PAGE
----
In real life, things go differently. You are not allowed to marry your parents, and thus you should not be attached to them for life but should let them loose. Neither should one idealize the one and vilify the other: pure admiration and pure condemnation do not work out well. Equally true is that every child must learn to differentiate between the generations. This differentiation is a fundamental one for creating new life and the continued existence of life. One's mother or father is not one's partner, and is not able to be so. A child is not a partner but rather a daughter or a son. Every child must discover and accept this.
In the Oedipal phase, a child discovers this and has to accept it. Every child has got to find his or her personal answer to this discovery - every child: the myth is an archetypical story.
In the myth, however, Oedipus had not discovered this truth. His father was literally in the way when he was going to marry his mother. So, unconsciously, he literally got rid of the father. At that moment, both choices, eliminating the father and marrying the mother, seemed to be the most logical ones.
Freud chose this image to give a name to what he had discovered in the unconscious of his patients - and what he believed to occur in all human children.
The fairy tale becomes a myth
"And they lived happily ever after." At this point a fairy tale ends. However, for Oedipus, it lasted only 15 years. The story goes on and the fairy tale becomes a myth.
But also living in 'blindness' and illusions -- as the human will see much later. A later disillusion is inevitable. The Sphinx returns as a crisis, perhaps as a mid life crisis.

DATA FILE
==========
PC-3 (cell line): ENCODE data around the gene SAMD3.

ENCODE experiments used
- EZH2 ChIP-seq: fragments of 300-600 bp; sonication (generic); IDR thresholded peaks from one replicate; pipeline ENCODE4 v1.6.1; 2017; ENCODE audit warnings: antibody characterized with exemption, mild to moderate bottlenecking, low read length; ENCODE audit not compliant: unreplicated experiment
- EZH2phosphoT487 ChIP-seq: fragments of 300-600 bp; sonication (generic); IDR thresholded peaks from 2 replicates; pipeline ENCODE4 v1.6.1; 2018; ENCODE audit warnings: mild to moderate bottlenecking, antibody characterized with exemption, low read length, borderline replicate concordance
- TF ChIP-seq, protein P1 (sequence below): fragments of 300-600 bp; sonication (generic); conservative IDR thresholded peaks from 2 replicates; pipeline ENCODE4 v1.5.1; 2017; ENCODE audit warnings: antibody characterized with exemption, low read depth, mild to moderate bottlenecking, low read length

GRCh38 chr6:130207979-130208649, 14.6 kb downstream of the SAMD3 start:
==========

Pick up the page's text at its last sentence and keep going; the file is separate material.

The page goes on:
We see this 'blindness', the illusion and the fruitful disillusion also in the way the human child has to go during the Oedipal phase: from illusion (the dyad) to disillusion (the existence of the triangle).
A child lives with the illusion that their mother exists only as a dyade. This illusion is temporary -- for some, it is lasting, but then it becomes pathological. A third person is absent, there is still no trangle -- until the child discovers the third person. This is the father and especially his relationship with the mother. It is the child who discovers the Oedipal triangle.
This is the disillusion which punctures the illusion and results in the end of the dyad. In the Oedipus myth, this is dramatizedlitrally: as soon as Oedipus discovered the truth about the existence of his father, his relationship with his mother Iocaste ended -- the mother did not survive it.
In this crisis, the question is, what is the truth behind the success? What are the true identity, the true origin and destination? Just like Oedipus, the human offers at first a strong resistance against this quest. He or she does not want to know, wants to stay 'blind', and accuses the seer of blindness and deception. The crucial moment is when Oedipus decides to search for the truth and no to longer avoid it.
At that point, the story becomes even more dramatic. All Oedipus' aggression came out, the beast within him freed itself. Oedipus wanted to kill Iokaste, his mother and wife, as if she were guilty of deception. However, Iocaste was quicker and she killed herself. She could not cope with the shame, so the story usually reads. She could not cope with the truth, the disillusion that she did not have a partner, but a son.
Oedipus had more courage: he didn't turn a blind eye to the truth and the disillusion. He acknowledged his guilt, be it an unconscious guilt, and drew his conclusion. He gave up all his wealth as the king of a kingdom. He started roaming as a blind beggar, loyally accompanied by his daughter as his guide, searching for his true destiny. Having given up everything, he became wise and mature. He was able to forgive humans, gods and particularly himself. Only then could he give instead of receive. He had been purified as "a holy man who brings blessings to the people" -- as the people called him. He had attained wisdom. This was not only Oedipus' true task and destiny, this holds for every human being.
The end of the myth is just as archetypical as its earlier phases. Arrived at this point, one finally is able to live -- and just at that point the life on earth ends. The myth explicitly reads that Oedipus did not die, as is told about other great figures such as Christ and Buddha. Oedipus was going on to his next destination, a place we cannot know and, like Theseus, cannot see. This also belongs to the great enigmas or truths of life, which can be only slightly expressed in images, parables and myths, but which are, nontheless, no less true.
this occurrence stands in the proceeding of the time."
The time has gone